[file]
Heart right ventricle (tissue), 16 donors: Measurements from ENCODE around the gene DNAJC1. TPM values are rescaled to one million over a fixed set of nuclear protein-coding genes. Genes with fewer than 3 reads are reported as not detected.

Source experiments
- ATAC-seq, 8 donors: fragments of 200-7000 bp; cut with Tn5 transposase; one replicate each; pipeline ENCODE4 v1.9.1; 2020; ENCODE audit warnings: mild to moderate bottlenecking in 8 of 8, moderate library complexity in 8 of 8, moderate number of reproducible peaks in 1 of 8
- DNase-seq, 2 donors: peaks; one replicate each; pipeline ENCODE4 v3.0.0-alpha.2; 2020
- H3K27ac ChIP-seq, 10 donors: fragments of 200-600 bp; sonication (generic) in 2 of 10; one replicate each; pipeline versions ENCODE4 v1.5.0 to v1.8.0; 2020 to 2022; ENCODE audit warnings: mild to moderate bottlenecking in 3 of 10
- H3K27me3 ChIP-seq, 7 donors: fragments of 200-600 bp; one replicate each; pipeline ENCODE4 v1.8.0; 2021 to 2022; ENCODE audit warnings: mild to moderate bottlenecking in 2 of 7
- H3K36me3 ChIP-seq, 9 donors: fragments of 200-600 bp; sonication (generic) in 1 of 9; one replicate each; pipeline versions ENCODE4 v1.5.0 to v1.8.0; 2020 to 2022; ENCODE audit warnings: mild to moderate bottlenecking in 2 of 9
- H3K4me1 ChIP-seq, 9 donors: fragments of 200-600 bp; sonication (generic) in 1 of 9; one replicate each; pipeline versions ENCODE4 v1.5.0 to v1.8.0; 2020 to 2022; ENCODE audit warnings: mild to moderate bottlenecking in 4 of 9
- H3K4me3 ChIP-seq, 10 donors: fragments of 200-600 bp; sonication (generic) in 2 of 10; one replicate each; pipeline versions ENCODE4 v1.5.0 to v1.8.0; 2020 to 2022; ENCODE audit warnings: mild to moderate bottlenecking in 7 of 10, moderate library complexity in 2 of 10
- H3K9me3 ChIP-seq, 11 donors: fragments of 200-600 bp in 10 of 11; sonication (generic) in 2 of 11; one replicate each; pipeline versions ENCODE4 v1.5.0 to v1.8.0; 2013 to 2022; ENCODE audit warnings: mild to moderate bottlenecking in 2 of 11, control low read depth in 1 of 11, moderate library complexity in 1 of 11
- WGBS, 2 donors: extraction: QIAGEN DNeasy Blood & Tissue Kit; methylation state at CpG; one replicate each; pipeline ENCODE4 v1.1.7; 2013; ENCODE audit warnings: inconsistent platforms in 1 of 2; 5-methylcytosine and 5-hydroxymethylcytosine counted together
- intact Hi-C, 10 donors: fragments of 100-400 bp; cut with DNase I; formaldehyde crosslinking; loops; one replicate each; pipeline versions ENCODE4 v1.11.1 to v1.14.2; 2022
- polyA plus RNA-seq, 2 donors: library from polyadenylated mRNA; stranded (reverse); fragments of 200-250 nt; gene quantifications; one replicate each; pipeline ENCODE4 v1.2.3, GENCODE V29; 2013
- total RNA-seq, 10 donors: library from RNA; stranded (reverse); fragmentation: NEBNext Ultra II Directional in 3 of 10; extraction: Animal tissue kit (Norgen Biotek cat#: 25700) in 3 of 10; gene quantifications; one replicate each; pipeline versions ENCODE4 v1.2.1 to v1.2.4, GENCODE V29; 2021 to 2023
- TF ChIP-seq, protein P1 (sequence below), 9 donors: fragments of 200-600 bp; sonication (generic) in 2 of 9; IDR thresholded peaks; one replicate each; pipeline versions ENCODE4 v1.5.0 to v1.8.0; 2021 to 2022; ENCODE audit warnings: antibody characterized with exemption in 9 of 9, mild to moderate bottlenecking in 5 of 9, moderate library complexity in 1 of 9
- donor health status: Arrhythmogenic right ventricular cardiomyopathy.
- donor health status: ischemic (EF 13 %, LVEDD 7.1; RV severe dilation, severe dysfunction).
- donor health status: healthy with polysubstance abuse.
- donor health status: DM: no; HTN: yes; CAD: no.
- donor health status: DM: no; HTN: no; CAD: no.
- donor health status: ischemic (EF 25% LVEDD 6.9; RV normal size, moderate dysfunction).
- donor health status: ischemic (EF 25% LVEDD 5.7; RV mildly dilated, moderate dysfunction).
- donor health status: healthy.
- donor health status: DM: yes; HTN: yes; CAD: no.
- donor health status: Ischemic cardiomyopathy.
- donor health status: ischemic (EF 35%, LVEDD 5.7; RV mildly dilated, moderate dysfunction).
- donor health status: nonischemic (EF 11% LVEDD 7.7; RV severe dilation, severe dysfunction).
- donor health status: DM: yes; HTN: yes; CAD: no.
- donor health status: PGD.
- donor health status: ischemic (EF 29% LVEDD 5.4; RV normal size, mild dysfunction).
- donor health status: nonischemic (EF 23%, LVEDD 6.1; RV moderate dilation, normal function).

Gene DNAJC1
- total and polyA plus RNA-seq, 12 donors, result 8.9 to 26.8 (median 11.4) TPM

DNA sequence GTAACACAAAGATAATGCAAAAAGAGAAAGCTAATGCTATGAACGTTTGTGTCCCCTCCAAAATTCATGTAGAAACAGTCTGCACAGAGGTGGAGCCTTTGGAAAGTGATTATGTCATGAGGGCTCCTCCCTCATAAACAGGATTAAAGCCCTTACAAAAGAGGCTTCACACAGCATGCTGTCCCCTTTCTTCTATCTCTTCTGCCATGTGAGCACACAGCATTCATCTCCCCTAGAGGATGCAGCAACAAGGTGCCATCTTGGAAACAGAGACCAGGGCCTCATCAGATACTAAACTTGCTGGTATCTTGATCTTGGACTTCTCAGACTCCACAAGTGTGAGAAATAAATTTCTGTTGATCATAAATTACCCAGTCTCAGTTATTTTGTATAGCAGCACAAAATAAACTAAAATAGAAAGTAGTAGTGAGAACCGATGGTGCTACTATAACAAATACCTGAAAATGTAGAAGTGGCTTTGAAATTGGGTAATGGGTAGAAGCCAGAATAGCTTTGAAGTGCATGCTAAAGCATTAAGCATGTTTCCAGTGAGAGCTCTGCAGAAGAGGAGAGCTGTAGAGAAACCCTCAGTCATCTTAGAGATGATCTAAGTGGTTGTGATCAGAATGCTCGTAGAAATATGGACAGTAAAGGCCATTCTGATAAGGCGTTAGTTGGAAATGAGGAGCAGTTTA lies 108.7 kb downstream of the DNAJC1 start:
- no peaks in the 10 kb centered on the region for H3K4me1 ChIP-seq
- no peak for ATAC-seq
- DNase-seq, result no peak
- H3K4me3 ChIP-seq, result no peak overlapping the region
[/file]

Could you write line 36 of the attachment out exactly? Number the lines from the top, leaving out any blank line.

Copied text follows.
- no peak for ATAC-seq